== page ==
I’ve written a lot about Australia’s wine crisis and for a long time I felt like Chicken Little. The sky is falling, I’d say, but Australia seemed somehow to muddle through.
There is a strong sense now, however that Australia’s crisis has arrived. (I was going to write something about Australia’s Chicken Littles coming home to roost, but it was too awful even for me.)
Sales of Australian wine are down here in the U.S., dragging down sales of Syrah/Shiraz from all places with it. It’s worse in Great Britain, Australia’s number one export market, I’m told.
Charles Gent’s article “The Writing on the Wall,” posted today on Inside Story, provides an excellent overview of the situation and is required reading for anyone interested in Australia’s wine future.
I find a number of parallels between the Australian wine crisis as explained in Gent’s article and the global financial crisis that I wrote about in my recent book Globaloney 2.0.
First, this isn’t the first wine crisis in Australia’s history. Gent writes that
Visiting an ageing Hunter Valley winery in the late 1950s, wine aficionado Max Lake was struck by a faded notice on the door, apparently dating from the Great Depression. Beneath the forbidding heading “Warning to Growers,” it read: “Owing to the dangerous position arising from Overproduction, Growers are warned against any further planting of Wine Grapes.” Beneath the text was the name of Herbert Kay, chairman of the Australian Wine Board.
Two months ago, the Wine Board’s modern equivalents slapped a similar notice on Australia’s wine producers. Issued jointly by the Winemakers’ Federation of Australia, Wine Grape Growers’ Australia, the Australian Wine and Brandy Corporation and the Grape and Wine Research and Development Corporation, the statement is more wordy than the 1930s edict, but equally blunt in its message. It states that Australia is producing twenty to forty million more cases of wine than it can sell each year, and that the current surplus stockpile, calculated at more than 100 million cases, will double in two years if current levels of production and demand persist.
A second feature is that the wine bubble (because that is what it was) had all the main features of a financial bubble including the fact that anyone who looked at it objectively would have recognized it as such. But these Chicken Littles could not compete with those with an interest in keeping the bubble growing.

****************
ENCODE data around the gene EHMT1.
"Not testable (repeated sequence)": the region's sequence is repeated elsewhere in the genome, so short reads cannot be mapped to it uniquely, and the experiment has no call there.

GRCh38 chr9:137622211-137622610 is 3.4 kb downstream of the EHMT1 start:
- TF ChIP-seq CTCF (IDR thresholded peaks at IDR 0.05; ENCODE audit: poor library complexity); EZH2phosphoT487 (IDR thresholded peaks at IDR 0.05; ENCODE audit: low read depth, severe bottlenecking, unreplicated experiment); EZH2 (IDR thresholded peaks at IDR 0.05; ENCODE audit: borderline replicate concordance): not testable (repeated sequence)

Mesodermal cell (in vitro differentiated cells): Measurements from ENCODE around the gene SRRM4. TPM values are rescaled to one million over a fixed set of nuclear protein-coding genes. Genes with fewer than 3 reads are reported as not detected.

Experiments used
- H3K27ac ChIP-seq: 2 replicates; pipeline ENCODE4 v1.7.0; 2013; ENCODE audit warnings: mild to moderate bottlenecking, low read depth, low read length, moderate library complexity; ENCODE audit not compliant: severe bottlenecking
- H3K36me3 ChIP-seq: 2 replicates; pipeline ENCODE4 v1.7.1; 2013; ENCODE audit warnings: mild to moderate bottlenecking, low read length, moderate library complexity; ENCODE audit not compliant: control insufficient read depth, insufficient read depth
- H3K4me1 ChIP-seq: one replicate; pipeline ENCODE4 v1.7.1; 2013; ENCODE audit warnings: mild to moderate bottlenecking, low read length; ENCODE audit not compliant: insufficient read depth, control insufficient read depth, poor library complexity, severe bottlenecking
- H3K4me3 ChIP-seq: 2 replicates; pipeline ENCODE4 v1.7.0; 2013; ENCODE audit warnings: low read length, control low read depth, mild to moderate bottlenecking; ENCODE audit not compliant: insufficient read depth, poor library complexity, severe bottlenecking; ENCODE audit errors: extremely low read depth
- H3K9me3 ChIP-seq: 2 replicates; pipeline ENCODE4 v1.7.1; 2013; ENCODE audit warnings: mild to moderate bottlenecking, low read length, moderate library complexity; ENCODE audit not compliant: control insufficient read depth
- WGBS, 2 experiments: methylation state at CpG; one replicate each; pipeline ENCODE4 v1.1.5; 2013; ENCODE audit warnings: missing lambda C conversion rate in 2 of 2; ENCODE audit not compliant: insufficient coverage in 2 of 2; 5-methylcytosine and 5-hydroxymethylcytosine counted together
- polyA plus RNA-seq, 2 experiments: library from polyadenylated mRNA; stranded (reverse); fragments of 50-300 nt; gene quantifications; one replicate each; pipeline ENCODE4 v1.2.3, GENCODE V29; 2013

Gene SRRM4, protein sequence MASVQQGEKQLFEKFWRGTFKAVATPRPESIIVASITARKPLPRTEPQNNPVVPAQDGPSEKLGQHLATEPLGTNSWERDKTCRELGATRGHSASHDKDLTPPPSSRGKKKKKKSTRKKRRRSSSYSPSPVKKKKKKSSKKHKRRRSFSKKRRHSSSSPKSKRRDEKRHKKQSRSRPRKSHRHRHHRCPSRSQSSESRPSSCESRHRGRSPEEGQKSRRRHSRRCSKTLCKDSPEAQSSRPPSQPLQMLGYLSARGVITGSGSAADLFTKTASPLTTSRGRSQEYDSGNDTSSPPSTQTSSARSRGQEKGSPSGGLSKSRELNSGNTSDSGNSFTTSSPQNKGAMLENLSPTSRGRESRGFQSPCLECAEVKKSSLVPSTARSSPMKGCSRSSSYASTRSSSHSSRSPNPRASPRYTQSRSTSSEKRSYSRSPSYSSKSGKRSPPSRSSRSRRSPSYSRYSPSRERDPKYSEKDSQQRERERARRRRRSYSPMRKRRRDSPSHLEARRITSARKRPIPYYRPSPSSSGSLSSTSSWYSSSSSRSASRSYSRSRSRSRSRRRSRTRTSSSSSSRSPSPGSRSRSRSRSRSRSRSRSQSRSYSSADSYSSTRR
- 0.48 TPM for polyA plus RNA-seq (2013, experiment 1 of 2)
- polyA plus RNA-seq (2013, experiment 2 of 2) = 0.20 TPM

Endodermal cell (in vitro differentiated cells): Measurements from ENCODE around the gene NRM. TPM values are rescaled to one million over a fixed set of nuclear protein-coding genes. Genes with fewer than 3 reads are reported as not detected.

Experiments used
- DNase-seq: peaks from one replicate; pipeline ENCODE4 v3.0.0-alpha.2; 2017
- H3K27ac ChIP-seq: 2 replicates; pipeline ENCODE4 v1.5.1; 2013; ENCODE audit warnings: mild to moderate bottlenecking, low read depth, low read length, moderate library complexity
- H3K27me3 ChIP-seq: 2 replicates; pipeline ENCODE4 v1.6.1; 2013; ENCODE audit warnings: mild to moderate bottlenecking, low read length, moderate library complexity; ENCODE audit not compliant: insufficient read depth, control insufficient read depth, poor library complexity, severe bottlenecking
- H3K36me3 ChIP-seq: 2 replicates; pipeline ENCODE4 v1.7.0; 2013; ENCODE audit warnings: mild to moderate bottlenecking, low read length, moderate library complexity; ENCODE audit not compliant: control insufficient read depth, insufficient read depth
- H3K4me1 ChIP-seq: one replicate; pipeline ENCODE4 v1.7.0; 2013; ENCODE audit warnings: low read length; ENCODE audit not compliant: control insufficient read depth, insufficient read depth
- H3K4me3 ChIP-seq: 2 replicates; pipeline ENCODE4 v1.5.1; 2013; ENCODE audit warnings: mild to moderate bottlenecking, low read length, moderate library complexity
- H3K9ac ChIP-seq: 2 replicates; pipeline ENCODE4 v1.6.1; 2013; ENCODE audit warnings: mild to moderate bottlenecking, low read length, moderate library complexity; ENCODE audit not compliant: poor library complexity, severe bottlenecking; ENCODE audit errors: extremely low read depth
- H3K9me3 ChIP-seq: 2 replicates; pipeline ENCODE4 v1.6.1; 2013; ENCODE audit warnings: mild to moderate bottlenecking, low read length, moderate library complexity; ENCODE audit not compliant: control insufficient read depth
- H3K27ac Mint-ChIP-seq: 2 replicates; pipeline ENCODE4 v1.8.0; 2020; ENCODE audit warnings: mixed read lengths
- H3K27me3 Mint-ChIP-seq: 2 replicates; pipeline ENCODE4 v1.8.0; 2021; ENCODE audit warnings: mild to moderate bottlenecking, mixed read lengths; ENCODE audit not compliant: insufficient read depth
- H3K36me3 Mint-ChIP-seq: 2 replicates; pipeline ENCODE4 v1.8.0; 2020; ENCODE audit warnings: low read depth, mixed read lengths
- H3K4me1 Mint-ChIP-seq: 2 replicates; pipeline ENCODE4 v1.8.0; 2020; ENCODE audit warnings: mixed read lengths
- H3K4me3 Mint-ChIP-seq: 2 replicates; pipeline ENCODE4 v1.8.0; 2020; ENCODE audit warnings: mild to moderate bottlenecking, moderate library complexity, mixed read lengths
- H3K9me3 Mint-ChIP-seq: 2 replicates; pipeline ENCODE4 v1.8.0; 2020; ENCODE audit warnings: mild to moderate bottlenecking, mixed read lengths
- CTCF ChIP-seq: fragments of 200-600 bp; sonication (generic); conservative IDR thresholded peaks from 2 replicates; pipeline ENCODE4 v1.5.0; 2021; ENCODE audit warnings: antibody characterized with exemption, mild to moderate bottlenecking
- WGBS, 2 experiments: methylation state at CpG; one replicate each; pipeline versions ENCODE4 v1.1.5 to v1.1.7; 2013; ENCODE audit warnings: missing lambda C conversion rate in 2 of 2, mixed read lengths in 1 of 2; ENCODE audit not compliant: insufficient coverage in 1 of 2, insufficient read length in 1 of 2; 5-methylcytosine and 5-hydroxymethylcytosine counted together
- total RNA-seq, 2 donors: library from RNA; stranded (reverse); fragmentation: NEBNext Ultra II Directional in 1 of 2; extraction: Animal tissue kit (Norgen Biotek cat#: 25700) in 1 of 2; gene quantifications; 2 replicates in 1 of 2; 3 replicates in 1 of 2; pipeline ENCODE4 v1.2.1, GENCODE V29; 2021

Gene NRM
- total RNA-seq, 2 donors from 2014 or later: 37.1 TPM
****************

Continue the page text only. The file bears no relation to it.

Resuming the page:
The massive plantings were seen by many industry figures as a desirable and necessary corollary of the soaring offshore demand, and traditional grape growers who expressed misgivings about the rate of expansion got short shrift. As president of the Winemakers’ Federation in 1999, Brian Croser described their concerns as a “Luddite viewpoint” and called the tax scheme plantings “a great resource.”
Finally, to keep this post reasonably brief, it isn’t enough to just pull out a few vines and go back to business as usual. More fundamental reform is needed.
To go forward, it seems the industry first has to take a step backward. In other words, says Strahan, “We have to get rid of the oversupply as quickly as possible to start bringing some margin back into the business, and to start getting a connection with the consumer that is not defined by price.”
That’s not quite back to square one, but it’s close.
Decanter.com reports that Constellation Brands has cancelled 300 grower contracts in South Australia, another sign of the rapid consolidation of the wine industry down under. Decanter reports that …
Australia’s biggest buyer of wine grapes advised growers just before the New Year that they would see their contracts end after the 2012 vintage.
The company had previously given three years’ notice to more than 200 other contracted growers in December 2008.
The decision has come at a time when growers in the region are facing plummeting wine grape prices.
In some cases growers are being offered up to 50 per cent less for their grapes than in 2008, according to figures released by Constellation and other major wineries in December.